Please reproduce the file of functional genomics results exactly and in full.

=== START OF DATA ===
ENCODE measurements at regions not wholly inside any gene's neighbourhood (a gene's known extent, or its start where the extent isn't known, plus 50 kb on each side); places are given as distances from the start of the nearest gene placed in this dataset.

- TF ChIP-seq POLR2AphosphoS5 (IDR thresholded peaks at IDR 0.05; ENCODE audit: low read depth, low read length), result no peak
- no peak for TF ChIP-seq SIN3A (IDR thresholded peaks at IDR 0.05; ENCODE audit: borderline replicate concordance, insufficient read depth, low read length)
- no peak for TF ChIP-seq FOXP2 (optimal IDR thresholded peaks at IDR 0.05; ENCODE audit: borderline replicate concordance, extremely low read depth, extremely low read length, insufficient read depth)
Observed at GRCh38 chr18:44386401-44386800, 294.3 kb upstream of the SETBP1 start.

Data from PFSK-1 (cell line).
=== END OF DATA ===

ENCODE measurements at regions not wholly inside any gene's neighbourhood (a gene's known extent, or its start where the extent isn't known, plus 50 kb on each side); places are given as distances from the start of the nearest gene placed in this dataset.

- TF ChIP-seq POLR2AphosphoS5 (IDR thresholded peaks at IDR 0.05; ENCODE audit: low read depth, low read length), result no peak
- no peak for TF ChIP-seq SIN3A (IDR thresholded peaks at IDR 0.05; ENCODE audit: borderline replicate concordance, insufficient read depth, low read length)
- no peak for TF ChIP-seq FOXP2 (optimal IDR thresholded peaks at IDR 0.05; ENCODE audit: borderline replicate concordance, extremely low read depth, extremely low read length, insufficient read depth)
Observed at GRCh38 chr18:44386401-44386800, 294.3 kb upstream of the SETBP1 start.

Data from PFSK-1 (cell line).